WASHINGTON — Declaring that "old challenges require new approaches," President Trump said Wednesday that he would break with decades of U.S. foreign policy and move the U.S. Embassy in Israel from Tel Aviv to Jerusalem.
"I have determined that it is time to officially recognize Jerusalem as the capital of Israel," Trump said from the White House. "This is nothing more or less than a recognition of reality. It is also the right thing to do. It's something that has to be done."
Seeking to minimize the diplomatic consequences of the move, which Palestinians vociferously protested, Trump also emphasized that the United States would continue to seek a peace agreement between Israelis and Palestinians.
"This decision is not intended in any way to reflect a departure from our strong commitment to facilitate a lasting peace agreement," Trump said. Longstanding issues about the boundaries of Israeli-controlled Jerusalem should remain subject to negotiations between the sides, he said.
Yet the status of Jerusalem has been a major sticking point in those negotiations: Israel sees Jerusalem as its undivided, "eternal" capital; the Palestinians also claim east Jerusalem as the capital of their future state. "Without question, Jerusalem is one of the most sensitive issues in those talks," Trump acknowledged.
Every other country — including the United States — has established its embassy in Tel Aviv in an attempt to stay neutral on the issue. Previous presidents have said that the decision on Jerusalem's capital must come from a negotiated agreement between the Israelis and Palestinians.
But in Congress, the idea of Jerusalem as the Israeli capital has enjoyed long bipartisan support. Congress overwhelmingly passed the Jerusalem Embassy Act in 1995 requiring the move, but allowed presidents to waive it in the interests of national security. Presidents Bill Clinton, George W. Bush and Barack Obama signed those waivers every six months for 22 years.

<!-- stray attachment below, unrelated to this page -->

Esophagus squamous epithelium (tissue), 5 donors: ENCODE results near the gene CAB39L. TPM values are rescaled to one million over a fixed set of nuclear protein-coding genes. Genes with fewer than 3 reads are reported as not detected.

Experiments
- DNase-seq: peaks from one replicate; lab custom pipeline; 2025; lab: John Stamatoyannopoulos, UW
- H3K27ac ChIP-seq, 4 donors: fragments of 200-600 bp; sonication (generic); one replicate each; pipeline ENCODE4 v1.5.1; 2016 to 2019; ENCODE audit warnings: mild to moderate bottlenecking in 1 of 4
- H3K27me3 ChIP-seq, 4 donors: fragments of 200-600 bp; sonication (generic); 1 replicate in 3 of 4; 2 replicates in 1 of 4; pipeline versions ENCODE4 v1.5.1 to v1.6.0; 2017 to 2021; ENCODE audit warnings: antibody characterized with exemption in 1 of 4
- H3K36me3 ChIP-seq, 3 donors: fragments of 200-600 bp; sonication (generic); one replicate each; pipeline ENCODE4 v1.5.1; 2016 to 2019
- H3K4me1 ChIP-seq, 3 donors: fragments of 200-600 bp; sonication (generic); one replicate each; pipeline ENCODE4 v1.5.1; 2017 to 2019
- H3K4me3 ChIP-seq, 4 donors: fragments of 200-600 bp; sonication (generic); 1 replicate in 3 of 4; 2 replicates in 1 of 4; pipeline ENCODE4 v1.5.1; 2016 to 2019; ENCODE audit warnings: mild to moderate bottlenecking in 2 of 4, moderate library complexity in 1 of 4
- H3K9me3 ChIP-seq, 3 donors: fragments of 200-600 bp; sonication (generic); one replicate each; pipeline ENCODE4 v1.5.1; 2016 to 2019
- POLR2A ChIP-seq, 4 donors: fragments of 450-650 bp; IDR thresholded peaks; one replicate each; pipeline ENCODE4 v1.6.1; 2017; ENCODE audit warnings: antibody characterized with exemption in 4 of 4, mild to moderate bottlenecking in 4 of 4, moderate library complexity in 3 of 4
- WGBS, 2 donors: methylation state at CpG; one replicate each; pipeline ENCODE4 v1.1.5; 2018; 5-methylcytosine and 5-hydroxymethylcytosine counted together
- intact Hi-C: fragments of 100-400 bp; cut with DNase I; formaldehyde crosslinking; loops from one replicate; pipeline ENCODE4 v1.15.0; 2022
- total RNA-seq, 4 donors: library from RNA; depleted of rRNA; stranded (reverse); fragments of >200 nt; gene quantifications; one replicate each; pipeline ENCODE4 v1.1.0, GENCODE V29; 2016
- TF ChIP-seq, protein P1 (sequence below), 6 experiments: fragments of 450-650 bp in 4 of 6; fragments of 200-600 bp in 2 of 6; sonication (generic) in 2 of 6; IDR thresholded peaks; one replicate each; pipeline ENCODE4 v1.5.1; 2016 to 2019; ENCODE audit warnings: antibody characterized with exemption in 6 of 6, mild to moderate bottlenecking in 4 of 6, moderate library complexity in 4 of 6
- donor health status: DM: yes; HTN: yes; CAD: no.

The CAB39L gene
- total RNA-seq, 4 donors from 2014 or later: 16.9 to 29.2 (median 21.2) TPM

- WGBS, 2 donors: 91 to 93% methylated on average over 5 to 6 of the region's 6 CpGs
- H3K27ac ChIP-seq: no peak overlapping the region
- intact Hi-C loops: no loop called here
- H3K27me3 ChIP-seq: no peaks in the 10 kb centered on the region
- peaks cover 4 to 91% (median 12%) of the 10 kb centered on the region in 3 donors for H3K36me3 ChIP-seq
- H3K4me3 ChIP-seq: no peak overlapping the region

Trump said the decision was "long overdue" and suggested that previous presidents lacked the "courage" to make the move, based on the "belief that delaying the recognition of Jerusalem would advance the cause of peace."
"The record is in. After more than two decades of waivers, we are no closer to a peace agreement between the Israelis and the Palestinians," he said.
But Trump's action appeared to put such an agreement even further out of reach. Palestinian Authority President Mahmoud Abbas said Trump had unilaterally withdrawn from the peace process, and that the move could "lead us into wars that will never end."
"The two-state solution is over," chief Palestinian peace negotiator Saeb Erekat
told the Israeli newspaper Haaretz. "Now is the time to transform the struggle to one of one state with equal rights for everyone living in historic Palestine, from the river to the sea."
U.S. officials, attempting to maintain a delicate diplomatic balance, urged the world to "listen carefully" to what Trump actually said in his announcement.